I'm gearing up for a talk later this month for the Massachusetts Psychiatric Society Geriatric Interest Group, which means I'm trying to keep abreast of all the latest diet and dementia studies. A couple new big ones came out, both from groups with which we are familiar. The first is from the Nurse's Health Study which purports that eating berries can protect us from cognitive decline via the magical power of flavinoids. The second paper is from the same group who linked consumption of organ meats with dementia in northern Manhattan in one of those dreaded dietary pattern studies.
They have similar designs. Follow a large group of people without dementia at baseline for a number of years, tracking demographic and dietary information along the way. Track new diagnoses of dementia or test people with basic cognitive screens on a regular basis. In addition, the members of the Washington Heights/Hamilton Heights Columbia Aging Project (WHICAP) had plasma beta amyloid peptide measured. It is thought that blood levels of beta amyloid correlate with brain levels, and other studies have shown that higher beta amyloid in the plasma correlates with the onset of dementia.
In the WHICAP crew, those who had higher intake of omega 3 fatty acids had lower levels of plasma beta amyloid, even after adjusting for confounders. This finding would make biologic sense, as omega 3 fatty acids in lipid rafts help cleave amyloid precursor protein (APP) into harmless bits, whereas arachidonic acid in the same place allows for APP to be made into beta amyloid, the component of those plaques that build up in the brain. However, the dietary sources of omega 3 PUFAs are listed as "salad dressing, fish, poultry, margarine, and nuts," which, excepting the fish, are generally terrific dietary sources of omega 6 PUFA, not omega 3. To get an idea of the confounders, "Participants with higher plasma levels of [beta amyloid] peptide were older and less educated and had lower intakes of omega 3 PUFA, omega 6 PUFA, and MUFA…" and "Participants with higher omega 3 PUFA, higher omega 6 PUFA, or higher MUFA intakes had a higher education, were more likely to be white or black and less likely to be Hispanic."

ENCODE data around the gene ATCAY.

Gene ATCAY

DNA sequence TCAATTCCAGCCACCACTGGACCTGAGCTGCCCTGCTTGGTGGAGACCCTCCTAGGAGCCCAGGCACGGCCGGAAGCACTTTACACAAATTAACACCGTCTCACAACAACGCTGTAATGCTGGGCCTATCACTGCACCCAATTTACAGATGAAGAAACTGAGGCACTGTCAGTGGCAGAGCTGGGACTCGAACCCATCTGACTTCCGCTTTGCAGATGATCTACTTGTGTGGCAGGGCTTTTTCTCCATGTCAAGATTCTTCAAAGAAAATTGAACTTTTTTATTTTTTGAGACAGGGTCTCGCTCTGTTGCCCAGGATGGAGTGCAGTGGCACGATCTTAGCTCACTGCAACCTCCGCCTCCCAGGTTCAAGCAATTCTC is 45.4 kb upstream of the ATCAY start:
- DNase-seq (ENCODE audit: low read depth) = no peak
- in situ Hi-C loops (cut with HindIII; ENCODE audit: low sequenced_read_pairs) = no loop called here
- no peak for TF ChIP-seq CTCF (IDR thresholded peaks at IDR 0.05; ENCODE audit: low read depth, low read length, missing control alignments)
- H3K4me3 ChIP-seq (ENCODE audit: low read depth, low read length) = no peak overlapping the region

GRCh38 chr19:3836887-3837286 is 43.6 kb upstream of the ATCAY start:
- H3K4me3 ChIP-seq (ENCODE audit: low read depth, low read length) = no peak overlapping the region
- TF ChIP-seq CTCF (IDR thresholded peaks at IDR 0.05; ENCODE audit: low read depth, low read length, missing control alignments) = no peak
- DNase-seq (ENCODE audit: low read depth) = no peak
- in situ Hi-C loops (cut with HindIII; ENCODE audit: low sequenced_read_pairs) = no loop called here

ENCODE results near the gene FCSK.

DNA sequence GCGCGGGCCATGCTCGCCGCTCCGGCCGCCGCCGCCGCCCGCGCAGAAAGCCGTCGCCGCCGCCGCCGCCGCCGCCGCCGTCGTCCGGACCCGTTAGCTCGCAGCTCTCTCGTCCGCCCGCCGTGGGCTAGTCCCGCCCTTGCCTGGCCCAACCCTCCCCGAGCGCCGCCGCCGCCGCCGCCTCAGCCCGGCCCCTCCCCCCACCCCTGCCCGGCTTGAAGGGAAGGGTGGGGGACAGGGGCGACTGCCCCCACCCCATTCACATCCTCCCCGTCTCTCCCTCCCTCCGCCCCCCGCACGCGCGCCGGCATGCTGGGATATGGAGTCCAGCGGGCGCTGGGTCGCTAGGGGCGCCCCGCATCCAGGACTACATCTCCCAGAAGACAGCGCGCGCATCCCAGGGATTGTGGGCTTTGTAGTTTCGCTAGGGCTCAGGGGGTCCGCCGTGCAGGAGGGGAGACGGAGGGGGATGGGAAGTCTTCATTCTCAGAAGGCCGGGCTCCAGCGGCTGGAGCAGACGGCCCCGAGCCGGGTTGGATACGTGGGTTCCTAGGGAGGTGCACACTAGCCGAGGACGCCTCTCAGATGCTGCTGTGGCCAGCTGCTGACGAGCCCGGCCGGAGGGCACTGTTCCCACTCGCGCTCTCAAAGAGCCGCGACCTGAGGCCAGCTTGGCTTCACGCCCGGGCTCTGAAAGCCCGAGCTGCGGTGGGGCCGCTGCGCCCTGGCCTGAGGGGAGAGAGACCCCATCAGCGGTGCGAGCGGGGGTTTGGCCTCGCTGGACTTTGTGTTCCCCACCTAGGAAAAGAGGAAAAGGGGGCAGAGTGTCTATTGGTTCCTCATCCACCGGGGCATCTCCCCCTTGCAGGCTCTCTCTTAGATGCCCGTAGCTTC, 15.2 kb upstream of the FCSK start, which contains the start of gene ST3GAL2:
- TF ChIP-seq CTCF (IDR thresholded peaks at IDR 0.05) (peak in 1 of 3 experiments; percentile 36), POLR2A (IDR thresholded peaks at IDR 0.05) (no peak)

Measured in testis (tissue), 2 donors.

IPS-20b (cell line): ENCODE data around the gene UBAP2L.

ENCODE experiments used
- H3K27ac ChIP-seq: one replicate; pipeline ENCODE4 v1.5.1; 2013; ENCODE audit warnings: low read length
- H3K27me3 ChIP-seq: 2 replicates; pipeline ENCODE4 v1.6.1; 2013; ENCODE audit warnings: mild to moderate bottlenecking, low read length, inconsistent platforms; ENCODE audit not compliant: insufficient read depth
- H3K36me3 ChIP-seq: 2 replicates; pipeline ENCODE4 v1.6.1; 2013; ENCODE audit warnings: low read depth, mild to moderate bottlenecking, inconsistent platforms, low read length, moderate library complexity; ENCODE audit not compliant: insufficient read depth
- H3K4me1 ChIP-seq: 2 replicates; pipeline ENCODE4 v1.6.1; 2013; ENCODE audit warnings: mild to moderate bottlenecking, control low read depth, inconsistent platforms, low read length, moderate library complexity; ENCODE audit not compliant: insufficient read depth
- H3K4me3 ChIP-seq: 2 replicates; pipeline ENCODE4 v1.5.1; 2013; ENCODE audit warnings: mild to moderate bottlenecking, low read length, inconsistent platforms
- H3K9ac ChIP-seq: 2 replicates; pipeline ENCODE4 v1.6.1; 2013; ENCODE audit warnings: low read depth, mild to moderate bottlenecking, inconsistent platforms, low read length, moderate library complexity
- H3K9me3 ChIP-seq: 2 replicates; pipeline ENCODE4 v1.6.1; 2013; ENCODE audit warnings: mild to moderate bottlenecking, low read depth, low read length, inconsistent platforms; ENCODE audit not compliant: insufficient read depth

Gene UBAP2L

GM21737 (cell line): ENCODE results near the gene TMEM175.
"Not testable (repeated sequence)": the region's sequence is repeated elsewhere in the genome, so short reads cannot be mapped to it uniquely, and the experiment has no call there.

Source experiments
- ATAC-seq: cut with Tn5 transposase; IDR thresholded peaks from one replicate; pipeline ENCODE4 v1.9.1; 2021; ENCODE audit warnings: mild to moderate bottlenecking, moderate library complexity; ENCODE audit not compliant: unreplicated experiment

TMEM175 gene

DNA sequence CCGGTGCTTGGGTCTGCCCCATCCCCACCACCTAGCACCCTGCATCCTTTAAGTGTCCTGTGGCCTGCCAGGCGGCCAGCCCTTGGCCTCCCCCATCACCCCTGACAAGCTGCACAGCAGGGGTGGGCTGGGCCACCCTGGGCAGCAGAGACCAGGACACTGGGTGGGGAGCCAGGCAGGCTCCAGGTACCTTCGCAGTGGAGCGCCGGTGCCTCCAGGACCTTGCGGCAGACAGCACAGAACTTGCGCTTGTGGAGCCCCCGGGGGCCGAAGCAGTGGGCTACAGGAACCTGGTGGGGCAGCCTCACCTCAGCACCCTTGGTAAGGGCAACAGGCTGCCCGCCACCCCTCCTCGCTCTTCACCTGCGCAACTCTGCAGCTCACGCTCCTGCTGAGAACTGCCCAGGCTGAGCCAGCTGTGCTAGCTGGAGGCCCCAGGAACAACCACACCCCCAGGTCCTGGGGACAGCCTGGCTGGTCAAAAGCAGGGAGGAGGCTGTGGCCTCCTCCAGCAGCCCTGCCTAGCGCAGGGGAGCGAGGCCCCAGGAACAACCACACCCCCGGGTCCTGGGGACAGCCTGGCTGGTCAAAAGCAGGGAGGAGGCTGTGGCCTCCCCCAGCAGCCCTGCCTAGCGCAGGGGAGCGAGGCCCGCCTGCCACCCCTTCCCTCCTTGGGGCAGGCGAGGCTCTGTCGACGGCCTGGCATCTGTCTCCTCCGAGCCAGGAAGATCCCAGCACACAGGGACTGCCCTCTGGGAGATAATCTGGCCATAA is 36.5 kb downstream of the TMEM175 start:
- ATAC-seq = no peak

The researchers tried to adjust for subtype of omega 3 PUFA (bless their hearts, considering they were working from food frequency questionnaires) and "none of the subtypes of omega 3 PUFA was significantly associated with the level of beta amyloid, suggesting that overall intake of omega 3 PUFAs might play a more important role." (Or maybe it all just suggests that people who eat "healthy" in general eat fairly healthy who are also better educated and wealthier have a lower risk of dementia and less inflammation on board, as plasma beta amyloid is linked with inflammation and oxidative stress.)
In rodents models, a bit of omega 3 in the chow can reduce plasma beta amyloid by a whopping 70% in a matter of weeks compared to "low DHA control chow" and plaque burden in the brain is "reduced by 40.3%." In human experiments (only one of which measured plasma beta amyloid and have been small), there hasn't been much benefit to adding omega 3s in folks with dementia, though those with mild cognitve impairment might be helped. I'm guessing that it is difficult for a human to be quite as depleted of omega 3 and topped off with omega 6 as much as those lab rats with their shudder-worthy processed rat chow.
In the Nurses Health Study, blueberries and strawberries take center stage. Nurses who admit to eating buckets of them (chock full of the antioxidant anthocyanidin) had better cognitive scores as the study went forward over the decades. And while according to Walter Willett the confounders are easily accounted for, you may not be surprised to know that the berry eating nurses were wealthier, more likely to exercise, more likely to eat fish, and more likely to eat more calories period.
But, in the interest of some discussion, yes, bioflavinoids are very sexy. In the Nurses Health Study, the riches sources were strawberries and blueberries, but tea, oranges, and apples are also common sources. The anthocyanidins in the berries, in particular, are known to be able to cross the blood brain barrier and work in the hippocampus, a central brain area of learning and memory. Not only are they antioxidants, but might also directly deactivate cellular inflammatory mechanisms.
In short, I concur that fish and berries are good for you. However, these studies were not designed to prove that by any means, but rather to point out some interesting population trends as related to dementia and cognitive decline. Consider them pointed out.
I'm a bit sick of these sorts of studies, to be honest.